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Do Dogs Have Taste Buds? Canine Tasting Facts

Written by: Greg Iacono

Last Updated on April 9, 2024 by Dogster Team

West Highland White Terrier dog at home eating

Do Dogs Have Taste Buds? Canine Tasting Facts


Dr. Karyn Kanowski Photo


Dr. Karyn Kanowski

BVSc MRCVS (Veterinarian)

The information is current and up-to-date in accordance with the latest veterinarian research.

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Being able to taste and discern between different foods is a sense that’s invaluable to humans. If you’re a dog owner, you might wonder if dogs share this important sense and can taste their foods using taste buds similar to ours. Dogs have taste buds and, in some respects, their sense of taste is more important (but much weaker) than ours.

If you’re hungry to know more about dogs and their taste buds, including fascinating facts about dogs tasting things, read on! We’ll discuss a dog’s sense of taste and how vital it is to their health and wellness.

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The 7 Dog Tasting Facts

1. Dogs Have Fewer Taste Buds Than Humans

On average, dogs have far fewer taste buds than humans, around 1,700 to our 9,000. One interesting fact about taste buds is that dogs and humans see a reduction in the number of taste buds they have as they age, with both species seeing a decline in their sense of taste, meaning a reduction in taste sensitivity for both species over time.

dog eating peanut butter
Image Credit: CL Shebley, Shutterstock

2. Dogs Sense the Same Four Tastes as Humans

Dogs have far fewer taste buds than humans, but can dogs sense the same four tastes as humans, which are sweet, salty, sour, and bitter?

Yes, your dog can sense the same four tastes that you can. That’s important because it helps dogs discern between foods that have too much salt, are too sweet, or are sour or bitter. This sense also drives a dog to seek water when it eats foods that are too high in salt, which is vital to its overall health.

3. Dogs Don’t Crave Salt Like Humans

Even though dogs can taste salt, they don’t crave salt nearly as much as humans. The reason is simple; dogs evolved to eat foods that had all the nutrients they needed without adding salt. Since they were already getting enough salt in their diet, dogs never developed the same taste receptors that humans have, which are well-tuned to taste salt. That still holds today and means that healthy dog food should not have a high-salt content.

French bulldog eating from a bowl
Image Credit: Karsten Winegeart, Unsplash

4. Dogs Can Taste Water

Although humans can taste flavors in water, we don’t have taste buds specialized to taste H20. Dogs, however, have specific taste buds that can sense water and are located right on the tips of their tongues. This helps your dog know when it’s drinking water and when to drink more water, like after a meal or snack that’s sweet or salty. Unfortunately, we still don’t know the exact taste a dog perceives when it drinks water, only that it’s specific to the invaluable liquid. But it may explain why some dogs get a bit carried away at the water bowl!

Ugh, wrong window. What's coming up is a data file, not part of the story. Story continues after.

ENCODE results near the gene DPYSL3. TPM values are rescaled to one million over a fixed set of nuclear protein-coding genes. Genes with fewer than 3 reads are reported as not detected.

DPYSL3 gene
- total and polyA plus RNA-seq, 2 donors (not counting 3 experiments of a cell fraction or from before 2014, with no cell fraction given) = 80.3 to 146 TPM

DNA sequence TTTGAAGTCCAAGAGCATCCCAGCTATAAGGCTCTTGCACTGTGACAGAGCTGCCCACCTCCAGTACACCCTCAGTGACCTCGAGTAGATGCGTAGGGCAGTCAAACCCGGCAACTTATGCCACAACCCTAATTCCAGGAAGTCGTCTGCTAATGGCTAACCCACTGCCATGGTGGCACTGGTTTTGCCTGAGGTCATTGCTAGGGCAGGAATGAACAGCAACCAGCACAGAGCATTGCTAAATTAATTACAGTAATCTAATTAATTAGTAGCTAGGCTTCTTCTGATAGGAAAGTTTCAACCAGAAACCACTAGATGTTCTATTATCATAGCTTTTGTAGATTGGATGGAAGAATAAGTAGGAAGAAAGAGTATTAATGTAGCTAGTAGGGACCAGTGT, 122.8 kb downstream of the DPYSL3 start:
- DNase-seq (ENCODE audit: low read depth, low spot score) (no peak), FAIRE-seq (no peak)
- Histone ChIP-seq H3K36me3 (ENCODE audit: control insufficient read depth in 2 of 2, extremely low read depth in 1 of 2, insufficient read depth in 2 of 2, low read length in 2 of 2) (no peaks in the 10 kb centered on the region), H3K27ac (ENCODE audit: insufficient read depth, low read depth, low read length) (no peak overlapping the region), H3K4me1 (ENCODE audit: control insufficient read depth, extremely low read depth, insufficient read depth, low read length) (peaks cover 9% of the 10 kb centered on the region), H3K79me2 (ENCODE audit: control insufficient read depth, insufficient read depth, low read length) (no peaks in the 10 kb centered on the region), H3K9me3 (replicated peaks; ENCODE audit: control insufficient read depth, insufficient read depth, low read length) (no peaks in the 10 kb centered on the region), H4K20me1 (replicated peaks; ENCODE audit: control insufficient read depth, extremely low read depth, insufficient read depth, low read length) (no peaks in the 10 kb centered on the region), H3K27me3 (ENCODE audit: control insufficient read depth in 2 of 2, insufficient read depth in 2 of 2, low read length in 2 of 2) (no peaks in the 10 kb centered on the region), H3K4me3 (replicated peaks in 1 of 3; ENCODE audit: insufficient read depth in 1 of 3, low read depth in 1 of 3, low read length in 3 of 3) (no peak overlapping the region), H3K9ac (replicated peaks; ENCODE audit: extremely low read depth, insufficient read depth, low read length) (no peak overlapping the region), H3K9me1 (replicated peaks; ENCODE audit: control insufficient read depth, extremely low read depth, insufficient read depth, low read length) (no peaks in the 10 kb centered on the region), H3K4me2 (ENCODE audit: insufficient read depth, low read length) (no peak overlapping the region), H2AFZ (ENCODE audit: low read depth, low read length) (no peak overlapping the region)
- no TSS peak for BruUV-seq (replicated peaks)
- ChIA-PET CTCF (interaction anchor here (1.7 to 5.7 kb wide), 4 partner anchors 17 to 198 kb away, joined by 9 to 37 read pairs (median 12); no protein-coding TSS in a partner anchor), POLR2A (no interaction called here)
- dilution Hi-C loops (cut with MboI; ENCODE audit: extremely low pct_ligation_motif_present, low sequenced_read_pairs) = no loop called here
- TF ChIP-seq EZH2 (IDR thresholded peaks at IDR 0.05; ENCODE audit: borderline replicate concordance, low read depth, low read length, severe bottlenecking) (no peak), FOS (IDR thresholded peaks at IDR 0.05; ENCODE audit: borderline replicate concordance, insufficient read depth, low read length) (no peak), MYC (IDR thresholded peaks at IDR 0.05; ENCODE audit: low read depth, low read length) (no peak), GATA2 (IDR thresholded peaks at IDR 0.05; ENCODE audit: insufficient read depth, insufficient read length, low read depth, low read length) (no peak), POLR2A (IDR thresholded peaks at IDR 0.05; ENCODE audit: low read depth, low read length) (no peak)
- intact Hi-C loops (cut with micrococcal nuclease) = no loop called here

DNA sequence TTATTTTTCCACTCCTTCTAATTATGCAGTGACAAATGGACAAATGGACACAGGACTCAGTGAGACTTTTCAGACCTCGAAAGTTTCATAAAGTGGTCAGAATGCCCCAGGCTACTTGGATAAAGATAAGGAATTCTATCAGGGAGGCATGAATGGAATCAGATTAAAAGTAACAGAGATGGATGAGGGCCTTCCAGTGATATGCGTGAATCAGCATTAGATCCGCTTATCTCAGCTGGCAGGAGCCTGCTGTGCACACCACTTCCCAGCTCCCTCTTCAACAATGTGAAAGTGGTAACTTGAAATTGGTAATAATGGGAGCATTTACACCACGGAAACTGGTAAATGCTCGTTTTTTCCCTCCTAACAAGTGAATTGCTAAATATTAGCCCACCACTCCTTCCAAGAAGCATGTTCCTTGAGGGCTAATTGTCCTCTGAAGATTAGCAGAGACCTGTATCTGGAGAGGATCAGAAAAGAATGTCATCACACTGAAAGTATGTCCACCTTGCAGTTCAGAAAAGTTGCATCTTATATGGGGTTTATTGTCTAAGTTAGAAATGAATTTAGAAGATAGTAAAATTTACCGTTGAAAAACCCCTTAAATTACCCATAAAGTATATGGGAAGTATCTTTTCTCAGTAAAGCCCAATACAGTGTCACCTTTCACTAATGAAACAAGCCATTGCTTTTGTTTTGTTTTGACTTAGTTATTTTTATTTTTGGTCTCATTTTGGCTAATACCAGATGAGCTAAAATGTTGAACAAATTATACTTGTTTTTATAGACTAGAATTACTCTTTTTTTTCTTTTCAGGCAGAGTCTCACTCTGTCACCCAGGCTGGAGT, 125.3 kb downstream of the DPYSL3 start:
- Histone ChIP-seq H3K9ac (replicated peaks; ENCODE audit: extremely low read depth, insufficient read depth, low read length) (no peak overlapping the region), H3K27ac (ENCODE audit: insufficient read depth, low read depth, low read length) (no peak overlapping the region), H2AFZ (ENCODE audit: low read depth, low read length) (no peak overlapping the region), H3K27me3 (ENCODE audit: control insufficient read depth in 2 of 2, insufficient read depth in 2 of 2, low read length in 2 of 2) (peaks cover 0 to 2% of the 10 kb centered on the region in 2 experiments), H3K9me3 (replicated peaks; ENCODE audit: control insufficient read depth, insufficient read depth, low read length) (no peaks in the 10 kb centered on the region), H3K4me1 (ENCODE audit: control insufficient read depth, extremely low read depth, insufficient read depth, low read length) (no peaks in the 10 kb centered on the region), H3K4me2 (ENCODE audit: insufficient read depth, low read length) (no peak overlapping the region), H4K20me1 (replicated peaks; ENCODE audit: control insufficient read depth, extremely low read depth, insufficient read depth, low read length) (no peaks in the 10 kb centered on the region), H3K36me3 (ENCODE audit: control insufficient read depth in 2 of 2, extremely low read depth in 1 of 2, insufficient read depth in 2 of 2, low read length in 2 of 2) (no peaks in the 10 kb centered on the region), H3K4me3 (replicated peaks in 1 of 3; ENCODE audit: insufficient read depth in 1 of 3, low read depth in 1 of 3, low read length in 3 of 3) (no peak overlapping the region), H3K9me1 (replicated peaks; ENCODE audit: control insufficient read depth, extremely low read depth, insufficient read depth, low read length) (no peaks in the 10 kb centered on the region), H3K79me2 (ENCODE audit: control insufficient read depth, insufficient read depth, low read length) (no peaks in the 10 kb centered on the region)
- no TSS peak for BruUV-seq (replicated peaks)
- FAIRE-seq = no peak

5. Dogs Taste With Their Sense of Smell

We know that dogs have far fewer taste buds than humans, but they have a far keener sense of smell. That’s because dogs have about 300 million olfactory receptors in their noses, while humans have 6 million. Also, the canine brain processes and analyzes smell about 40 times better than the average human brain.

That means that a dog’s sense of smell plays an important role when it comes to tasting food. They can smell when food is “bad,” avoid that food, and determine if something is inedible, although that doesn’t seem to necessarily stop some dogs from eating those indelible things, like this stone-eating Springer Spaniel!

border collie dog licking nose
Image By: malcolmthe, Shutterstock

6. Some Dogs Prefer Warm, Moist Food

Although most will eat dry food, some dogs prefer moist and warm food more. Moist, warm foods give off much stronger aromas that your dog will “taste” with their keen sense of smell. Warming also brings any fat in the food you feed your dog to the surface of their food bowl and releases more food aromas into the surrounding environment. Food straight from the fridge is often rejected as it doesn’t tend to give off as much odor.

7. Dogs Have Taste Buds in the Back of Their Throats

You might wonder why a dog’s sense of taste is so important when, on most days, they scarf down their food like they’ve been trapped for months on a deserted island. However, even though they eat quickly, your dog can still taste its food from their keen sense of smell and the taste buds in the back of their throat. Even if they never chew their food, the taste buds in the back of your dog’s throat tell them what they’ve just eaten.

In Conclusion

Knowing your dog has taste buds can be very helpful when picking and choosing what to feed your favorite furry friend. That includes staying away from salty and spicy foods and giving your dog plenty of fresh, clean water. Whatever you choose to feed your dog, knowing what they’re hard-wired to eat and what they enjoy is useful information. It’s also useful to know how important smell is to a dog’s sense of taste. We hope the info provided today has expanded your canine knowledge and will help you feed your dog a nutritious diet that it enjoys thoroughly.

Featured Image Credit: Alejandro rodriguez, Shutterstock

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